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Noel O'Connell & Irish Literary Society: Displaying Collections: Literature

5 different areas in a collection.

A Selection of Literature

Regina Maria Roche (1764-1845) was born in Waterford to Captain Blundell Dalton of the 40th Regiment and she moved to England in 1794 after her marriage. Her first two novels were published under her maiden name (Dalton). Roche wrote sixteen novels, the majority of which were published by the Minerva Press and William Lane. She returned to Ireland in the 1820s. The Children of the Abbey is about the orphaned children of an Irish soldier who are fraudulently disinherited by a wicked aunt and cousin. There are supernatural surprises in their adventures in an Irish castle and the ‘haunted’ abbey of Dunreath. The Children of the Abbey was first published by Minerva Press in 1796. The Children of the Abbey (3rd ed) is a Cork printing from 1798.

Emily Hickey (1845-1924) was an Irish author, translator and lecturer, teaching at North London Collegiate School for Girls. She contributed to Longman's Magazine, Good Words, The Athenaeum and the Irish Monthly. In 1881 she co-founded the Browning Society with Frederick James Furnivall. In 1901 she converted to Catholicism and disavowed some of her earlier work as the themes of the poetry no longer fit her Catholic beliefs.  Hickey spent more of her later years writing for the Catholic Truth Society. She was awarded a Civil List pension. Hickey's published works include:

  • A Sculptor and Other Poems (1881)
  • Verse Tales, Lyrics, and Translations (1889)
  • Verse-Translations, and other poems (1891)
  • Michael Villiers, Idealist, and other poems (1891)
  • Ancilla Domini (1898)
  • Our Lady of May and other Poems (1902)

 

William O'Brien (1852-1928) was an Irish politician, journalist and MP in the House of Commons. He was associated with campaigns for land reform in Ireland in the 19th and 20th centuries. In 1890 he married Sophie Raffalovich who brought considerable wealth to the marriage enabling O'Brien to act with political independence and providing finances to establish his own newspapers. 

 

Charlotte Grace O'Brien (1845-1909) was an Irish author, philanthropist as well as activist in nationalist causes and protecting female emigrants. Her father was William Smith O'Brien, the Irish nationalist transported to a penal settlement Tasmania in 1849. In 1879 O'Brien who previously had been hard-of-hearing became completely deaf. From 1882 O'Brien exposed in articles and letters to newspapers and reviews the grotesque conditions that existed in Cobh, then known as Queenstown, in the lodging houses there, on board the emigrant ships, and in the dock slums of New York City, where the Irish had to stay upon landing. She also contributed to periodicals like The Nation, United Ireland, Limerick Field Club Journal, Dublin University Review and the Irish Monthly.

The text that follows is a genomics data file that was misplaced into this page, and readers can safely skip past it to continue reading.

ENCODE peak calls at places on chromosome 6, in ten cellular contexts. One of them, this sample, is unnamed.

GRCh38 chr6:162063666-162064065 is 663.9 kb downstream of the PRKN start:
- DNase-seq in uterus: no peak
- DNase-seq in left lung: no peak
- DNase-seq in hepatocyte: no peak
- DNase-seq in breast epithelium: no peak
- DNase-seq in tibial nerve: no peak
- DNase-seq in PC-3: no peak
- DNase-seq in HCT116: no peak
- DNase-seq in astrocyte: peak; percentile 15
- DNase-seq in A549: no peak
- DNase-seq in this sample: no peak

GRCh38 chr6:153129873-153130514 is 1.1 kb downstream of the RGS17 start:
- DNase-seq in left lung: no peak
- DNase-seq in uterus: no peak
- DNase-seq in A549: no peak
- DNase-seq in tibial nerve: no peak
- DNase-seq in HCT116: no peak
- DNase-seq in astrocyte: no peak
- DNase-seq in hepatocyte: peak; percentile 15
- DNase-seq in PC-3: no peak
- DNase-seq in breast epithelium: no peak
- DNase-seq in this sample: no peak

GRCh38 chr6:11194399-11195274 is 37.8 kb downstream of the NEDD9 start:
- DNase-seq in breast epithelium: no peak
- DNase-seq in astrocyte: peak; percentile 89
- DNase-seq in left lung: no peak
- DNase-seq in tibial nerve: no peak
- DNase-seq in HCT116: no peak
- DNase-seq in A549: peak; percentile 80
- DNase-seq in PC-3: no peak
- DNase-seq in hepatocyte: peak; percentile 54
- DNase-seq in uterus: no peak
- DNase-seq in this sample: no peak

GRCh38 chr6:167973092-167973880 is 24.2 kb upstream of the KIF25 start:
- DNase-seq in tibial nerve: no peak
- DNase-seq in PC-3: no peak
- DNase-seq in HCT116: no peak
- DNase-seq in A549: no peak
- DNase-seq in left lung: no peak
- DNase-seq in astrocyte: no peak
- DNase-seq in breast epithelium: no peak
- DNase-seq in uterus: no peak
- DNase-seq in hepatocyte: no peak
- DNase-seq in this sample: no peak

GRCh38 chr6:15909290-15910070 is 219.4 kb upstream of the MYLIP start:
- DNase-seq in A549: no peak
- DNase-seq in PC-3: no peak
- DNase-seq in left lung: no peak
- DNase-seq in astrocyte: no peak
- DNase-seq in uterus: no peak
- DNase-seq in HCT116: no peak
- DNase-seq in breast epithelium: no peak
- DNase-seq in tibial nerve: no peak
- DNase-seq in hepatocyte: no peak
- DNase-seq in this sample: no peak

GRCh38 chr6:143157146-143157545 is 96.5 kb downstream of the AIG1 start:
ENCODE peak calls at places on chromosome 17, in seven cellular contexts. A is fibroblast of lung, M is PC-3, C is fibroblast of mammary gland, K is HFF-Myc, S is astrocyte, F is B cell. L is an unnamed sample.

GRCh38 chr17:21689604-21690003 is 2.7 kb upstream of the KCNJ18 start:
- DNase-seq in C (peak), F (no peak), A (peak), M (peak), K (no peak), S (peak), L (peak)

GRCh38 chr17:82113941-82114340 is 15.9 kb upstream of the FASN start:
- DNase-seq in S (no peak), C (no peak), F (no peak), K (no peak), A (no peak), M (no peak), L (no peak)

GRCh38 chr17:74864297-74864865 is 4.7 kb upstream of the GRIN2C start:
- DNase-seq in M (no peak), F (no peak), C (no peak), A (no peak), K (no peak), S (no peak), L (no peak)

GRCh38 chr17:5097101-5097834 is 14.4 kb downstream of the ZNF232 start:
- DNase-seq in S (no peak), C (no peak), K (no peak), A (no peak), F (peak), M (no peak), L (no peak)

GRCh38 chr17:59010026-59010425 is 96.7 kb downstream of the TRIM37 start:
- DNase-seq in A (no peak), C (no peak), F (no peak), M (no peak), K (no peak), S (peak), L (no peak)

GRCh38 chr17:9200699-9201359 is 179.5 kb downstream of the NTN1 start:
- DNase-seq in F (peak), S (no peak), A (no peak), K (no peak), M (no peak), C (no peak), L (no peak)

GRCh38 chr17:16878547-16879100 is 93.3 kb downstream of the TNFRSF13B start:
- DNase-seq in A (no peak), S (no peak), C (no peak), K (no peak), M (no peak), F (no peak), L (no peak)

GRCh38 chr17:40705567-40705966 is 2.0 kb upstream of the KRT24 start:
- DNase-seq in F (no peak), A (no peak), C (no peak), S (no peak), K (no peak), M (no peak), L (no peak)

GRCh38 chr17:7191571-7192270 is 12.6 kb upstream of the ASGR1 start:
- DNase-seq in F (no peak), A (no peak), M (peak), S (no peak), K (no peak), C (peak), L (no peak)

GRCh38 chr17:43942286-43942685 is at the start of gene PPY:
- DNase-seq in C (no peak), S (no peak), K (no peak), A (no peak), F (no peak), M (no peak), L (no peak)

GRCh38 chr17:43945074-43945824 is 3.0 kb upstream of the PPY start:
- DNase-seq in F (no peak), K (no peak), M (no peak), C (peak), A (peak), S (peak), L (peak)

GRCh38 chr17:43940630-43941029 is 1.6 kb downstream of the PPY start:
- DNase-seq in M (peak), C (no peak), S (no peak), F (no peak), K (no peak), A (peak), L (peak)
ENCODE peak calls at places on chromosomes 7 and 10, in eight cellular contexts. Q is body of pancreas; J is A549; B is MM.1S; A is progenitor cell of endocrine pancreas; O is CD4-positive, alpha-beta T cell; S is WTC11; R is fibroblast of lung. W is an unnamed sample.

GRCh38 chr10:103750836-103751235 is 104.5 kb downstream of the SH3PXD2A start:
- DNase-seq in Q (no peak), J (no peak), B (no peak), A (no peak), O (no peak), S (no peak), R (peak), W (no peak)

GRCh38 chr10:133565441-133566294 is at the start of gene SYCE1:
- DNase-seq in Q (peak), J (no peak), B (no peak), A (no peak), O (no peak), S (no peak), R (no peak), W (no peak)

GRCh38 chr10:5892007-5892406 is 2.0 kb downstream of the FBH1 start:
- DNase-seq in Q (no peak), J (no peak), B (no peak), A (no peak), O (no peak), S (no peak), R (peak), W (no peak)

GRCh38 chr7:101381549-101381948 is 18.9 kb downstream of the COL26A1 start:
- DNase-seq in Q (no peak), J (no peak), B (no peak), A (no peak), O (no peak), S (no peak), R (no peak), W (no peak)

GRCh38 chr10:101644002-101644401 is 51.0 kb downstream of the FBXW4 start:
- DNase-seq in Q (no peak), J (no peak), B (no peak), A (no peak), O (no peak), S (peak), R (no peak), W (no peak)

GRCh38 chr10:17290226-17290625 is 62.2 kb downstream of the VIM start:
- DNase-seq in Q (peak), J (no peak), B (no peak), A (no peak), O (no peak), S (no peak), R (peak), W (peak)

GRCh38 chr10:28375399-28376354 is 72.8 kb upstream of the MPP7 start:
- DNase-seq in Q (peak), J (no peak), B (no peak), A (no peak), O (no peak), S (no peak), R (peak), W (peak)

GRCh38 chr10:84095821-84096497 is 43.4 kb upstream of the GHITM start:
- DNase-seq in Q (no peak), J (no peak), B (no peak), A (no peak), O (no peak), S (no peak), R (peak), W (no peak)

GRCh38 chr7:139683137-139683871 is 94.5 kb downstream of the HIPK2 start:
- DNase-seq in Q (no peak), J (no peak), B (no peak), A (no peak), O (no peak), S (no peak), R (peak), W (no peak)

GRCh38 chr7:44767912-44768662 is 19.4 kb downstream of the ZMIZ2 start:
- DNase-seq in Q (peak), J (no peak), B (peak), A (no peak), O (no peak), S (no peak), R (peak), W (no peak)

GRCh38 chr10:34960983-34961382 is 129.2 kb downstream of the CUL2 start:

Elizabeth Amelia Sharpe (1856-1932) married her cousin William Sharp (1855-1905) was a Scottish writer. William Sharp also wrote under the name 'Fiona McLeod.' Elizabeth Sharpe wrote William Sharpe (1910). Lyra Celtica: An Anthology of Representative Celtic Poetry is an anthology of poetry from all the Celtic nations. It includes ancient Scottish, Irish, Cornish, Manx and Breton poems as well as works by contemporary Scottish and Irish poets including Fiona MacLeod, Katharine Tynan, WB Yeats, Bliss Carman, Villiers de I'Isle-Adam and Arthur Quiller Couch. Elizabeth also wrote:

  • Women's Voices: An Anthology of the Most Characteristic Poems by English, Scotch and Irish Women (1887)
  • Sea-Music: An Anthology of Poems and Passages Descriptive of the Sea (1887)
  • A History of Music in the 19th Century (1902)
  • William Sharpe / Fiona Macleod: A Memoir (1910)
  • a revised and enlarged edition of Lyra Celtica with Jessie Mathay (1924).

Eleanor Hull (1860-1935) was a scholar of old Irish literature and folklore. Hull studied under Pederson, Kuno Meyer and Robin Flower. The Irish Literary Society appointed a provisional sub-committee to consider the feasibility for creating a society for publishing Irish texts. In 1898 Hull co-founded the Irish Texts Society for the publication of early manuscripts and she was honorary secretary of the Society for nearly thirty years. Members of the executive council included Douglas Hyde (president), Frederick York Powell (chairman), Norma Borthwick & Hull (honorary secretaries), RAS Macalister (honorary treasurer) Goddard Orpen, Alfred Nutt, Thomas Flannery, JG O’Keeffe, Daniel Mescal, GA Greene and M O’Sullivan.  In addition Hull was president of the Irish Literary Society and a member of the Council of the Folklore Society.  Hull's published works include: